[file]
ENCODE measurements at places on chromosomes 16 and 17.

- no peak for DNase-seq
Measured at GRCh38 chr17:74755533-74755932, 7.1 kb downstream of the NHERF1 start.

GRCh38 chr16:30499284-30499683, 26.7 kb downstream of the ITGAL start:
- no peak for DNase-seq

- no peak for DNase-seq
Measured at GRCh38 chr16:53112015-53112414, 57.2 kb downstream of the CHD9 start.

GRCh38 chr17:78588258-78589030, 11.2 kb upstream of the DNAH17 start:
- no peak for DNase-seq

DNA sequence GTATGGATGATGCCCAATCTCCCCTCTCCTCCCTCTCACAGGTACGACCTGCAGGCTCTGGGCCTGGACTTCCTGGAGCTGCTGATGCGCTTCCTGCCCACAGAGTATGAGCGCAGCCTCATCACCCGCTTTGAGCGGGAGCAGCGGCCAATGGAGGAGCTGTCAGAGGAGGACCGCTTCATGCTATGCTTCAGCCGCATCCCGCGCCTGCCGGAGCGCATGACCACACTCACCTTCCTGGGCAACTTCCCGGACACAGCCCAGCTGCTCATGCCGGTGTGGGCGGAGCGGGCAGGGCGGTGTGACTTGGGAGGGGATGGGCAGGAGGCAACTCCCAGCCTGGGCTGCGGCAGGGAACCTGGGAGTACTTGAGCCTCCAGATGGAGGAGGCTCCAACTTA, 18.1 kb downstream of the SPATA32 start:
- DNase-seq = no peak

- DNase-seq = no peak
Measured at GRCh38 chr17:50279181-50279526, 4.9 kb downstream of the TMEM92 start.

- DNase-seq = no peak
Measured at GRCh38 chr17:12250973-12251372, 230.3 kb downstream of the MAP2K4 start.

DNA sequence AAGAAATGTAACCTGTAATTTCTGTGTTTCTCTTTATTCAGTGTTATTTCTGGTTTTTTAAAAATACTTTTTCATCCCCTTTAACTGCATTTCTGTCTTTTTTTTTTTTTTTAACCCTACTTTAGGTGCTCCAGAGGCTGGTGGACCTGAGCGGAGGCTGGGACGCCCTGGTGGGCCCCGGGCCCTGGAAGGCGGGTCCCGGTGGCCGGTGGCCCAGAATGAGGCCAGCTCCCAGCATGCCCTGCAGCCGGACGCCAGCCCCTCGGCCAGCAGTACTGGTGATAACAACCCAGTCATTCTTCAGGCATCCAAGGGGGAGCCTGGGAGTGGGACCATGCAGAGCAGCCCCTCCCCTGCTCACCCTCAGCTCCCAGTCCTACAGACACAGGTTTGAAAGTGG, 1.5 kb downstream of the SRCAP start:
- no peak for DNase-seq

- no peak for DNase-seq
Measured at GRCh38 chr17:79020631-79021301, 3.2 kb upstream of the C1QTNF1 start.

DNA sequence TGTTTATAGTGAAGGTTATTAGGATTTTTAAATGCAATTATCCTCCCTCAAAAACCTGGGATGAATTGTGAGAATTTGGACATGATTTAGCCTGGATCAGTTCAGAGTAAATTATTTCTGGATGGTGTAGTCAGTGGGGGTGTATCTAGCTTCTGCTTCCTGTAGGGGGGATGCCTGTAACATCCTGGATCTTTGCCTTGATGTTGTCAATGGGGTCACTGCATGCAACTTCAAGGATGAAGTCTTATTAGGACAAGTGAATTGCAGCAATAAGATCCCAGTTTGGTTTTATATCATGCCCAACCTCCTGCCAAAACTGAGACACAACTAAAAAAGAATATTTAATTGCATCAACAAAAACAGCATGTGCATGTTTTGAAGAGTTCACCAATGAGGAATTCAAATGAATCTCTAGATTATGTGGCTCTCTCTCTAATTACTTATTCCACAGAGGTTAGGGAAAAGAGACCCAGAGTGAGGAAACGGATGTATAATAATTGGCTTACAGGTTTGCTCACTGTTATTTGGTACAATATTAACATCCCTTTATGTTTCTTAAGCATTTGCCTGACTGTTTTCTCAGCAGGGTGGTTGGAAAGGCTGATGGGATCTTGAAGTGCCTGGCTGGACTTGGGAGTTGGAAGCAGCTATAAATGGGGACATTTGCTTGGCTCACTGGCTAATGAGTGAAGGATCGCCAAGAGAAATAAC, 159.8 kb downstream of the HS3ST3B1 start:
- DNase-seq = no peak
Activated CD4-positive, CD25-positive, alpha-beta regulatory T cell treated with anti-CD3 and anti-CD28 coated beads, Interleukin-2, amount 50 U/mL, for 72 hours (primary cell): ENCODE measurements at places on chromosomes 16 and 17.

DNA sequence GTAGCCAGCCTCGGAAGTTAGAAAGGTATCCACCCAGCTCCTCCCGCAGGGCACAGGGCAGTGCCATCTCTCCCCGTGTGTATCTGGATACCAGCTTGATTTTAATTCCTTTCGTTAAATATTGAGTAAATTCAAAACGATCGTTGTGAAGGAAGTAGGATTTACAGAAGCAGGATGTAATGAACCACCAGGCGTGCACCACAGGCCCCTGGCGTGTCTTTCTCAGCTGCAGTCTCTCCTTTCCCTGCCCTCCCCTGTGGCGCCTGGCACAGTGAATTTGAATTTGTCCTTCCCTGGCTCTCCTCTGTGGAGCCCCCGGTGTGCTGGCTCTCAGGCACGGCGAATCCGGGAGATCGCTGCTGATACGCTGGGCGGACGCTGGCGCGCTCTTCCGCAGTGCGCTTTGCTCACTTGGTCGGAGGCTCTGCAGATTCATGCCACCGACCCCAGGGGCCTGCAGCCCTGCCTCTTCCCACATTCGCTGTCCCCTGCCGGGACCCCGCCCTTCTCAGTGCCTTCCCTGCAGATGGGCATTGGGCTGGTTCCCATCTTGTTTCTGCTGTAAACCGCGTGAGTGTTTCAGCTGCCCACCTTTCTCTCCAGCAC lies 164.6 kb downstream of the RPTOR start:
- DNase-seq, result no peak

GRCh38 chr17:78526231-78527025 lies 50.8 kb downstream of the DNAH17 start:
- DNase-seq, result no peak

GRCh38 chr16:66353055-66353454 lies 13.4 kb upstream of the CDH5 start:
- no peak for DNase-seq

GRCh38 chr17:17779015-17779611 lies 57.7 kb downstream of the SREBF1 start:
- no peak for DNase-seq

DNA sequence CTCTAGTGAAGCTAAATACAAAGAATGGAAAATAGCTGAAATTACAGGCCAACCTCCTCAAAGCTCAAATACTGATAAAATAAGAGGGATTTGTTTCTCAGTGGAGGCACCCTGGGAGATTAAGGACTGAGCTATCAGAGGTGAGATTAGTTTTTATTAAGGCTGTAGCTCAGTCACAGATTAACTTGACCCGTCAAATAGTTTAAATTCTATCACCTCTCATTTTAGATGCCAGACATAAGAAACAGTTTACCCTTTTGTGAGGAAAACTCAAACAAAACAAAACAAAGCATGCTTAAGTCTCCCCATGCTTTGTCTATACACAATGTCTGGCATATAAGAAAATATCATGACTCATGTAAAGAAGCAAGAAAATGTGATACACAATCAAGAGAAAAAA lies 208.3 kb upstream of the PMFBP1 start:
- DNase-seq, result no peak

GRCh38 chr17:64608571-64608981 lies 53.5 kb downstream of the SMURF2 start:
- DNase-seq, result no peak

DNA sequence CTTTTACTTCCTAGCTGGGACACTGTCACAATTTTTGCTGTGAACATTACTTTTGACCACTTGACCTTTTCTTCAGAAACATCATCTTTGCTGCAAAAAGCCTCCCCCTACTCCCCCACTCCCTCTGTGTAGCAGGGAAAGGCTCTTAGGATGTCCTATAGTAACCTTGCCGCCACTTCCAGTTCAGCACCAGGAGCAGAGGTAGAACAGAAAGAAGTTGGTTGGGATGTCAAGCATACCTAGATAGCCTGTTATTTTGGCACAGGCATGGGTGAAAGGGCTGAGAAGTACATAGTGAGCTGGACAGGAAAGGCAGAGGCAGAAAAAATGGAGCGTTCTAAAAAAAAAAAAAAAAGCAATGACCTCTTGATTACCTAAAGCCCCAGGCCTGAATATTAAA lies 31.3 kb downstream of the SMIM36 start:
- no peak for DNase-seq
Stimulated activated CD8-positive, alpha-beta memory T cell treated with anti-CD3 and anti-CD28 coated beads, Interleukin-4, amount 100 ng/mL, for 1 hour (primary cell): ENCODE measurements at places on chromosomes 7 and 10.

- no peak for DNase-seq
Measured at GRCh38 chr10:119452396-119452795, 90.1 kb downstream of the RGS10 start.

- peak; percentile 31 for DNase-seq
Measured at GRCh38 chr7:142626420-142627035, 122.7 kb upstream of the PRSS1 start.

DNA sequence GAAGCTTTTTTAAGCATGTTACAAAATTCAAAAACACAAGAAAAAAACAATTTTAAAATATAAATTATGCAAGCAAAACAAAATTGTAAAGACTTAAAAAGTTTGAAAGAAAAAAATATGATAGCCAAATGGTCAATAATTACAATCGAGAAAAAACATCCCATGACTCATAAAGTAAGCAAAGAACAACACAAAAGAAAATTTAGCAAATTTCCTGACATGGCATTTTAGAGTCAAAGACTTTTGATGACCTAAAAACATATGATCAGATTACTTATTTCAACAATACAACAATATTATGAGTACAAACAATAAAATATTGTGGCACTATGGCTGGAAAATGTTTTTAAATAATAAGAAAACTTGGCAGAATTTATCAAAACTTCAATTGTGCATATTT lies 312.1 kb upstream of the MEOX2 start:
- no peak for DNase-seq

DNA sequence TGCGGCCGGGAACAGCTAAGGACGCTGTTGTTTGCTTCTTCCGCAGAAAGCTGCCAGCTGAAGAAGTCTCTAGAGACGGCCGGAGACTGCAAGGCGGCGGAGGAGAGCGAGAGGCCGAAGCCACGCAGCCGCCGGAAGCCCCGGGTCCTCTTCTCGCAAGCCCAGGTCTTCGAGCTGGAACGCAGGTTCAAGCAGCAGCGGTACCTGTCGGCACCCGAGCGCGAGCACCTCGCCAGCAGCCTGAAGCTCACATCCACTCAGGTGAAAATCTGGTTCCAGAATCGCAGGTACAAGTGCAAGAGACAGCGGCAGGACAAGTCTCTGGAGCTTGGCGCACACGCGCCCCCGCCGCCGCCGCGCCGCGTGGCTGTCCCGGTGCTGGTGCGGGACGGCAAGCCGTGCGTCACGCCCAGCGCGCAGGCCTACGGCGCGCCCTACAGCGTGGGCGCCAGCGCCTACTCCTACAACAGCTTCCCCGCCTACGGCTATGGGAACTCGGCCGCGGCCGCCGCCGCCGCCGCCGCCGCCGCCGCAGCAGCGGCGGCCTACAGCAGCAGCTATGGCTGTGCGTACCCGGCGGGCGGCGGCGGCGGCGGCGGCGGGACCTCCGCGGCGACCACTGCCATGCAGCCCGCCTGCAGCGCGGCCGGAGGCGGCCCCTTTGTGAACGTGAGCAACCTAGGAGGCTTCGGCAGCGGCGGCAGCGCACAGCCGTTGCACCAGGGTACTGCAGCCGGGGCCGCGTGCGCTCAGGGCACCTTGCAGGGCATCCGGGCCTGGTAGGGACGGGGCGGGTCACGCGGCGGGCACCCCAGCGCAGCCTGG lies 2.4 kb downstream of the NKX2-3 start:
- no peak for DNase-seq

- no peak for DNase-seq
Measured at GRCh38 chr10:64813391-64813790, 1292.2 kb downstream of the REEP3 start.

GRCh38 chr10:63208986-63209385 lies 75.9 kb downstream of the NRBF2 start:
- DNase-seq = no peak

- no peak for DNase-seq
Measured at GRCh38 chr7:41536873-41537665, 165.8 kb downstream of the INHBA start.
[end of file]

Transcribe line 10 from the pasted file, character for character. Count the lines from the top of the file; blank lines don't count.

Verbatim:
DNA sequence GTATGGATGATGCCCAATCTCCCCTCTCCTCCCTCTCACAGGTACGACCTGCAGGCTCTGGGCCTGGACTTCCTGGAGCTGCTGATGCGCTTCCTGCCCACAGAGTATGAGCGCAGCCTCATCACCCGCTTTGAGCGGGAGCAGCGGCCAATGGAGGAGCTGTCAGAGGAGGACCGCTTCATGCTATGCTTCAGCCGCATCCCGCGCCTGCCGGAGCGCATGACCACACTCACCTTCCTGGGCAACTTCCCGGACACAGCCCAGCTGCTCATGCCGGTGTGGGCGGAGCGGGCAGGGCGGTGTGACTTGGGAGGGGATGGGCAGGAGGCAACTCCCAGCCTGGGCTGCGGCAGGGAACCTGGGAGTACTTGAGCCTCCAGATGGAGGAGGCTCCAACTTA, 18.1 kb downstream of the SPATA32 start: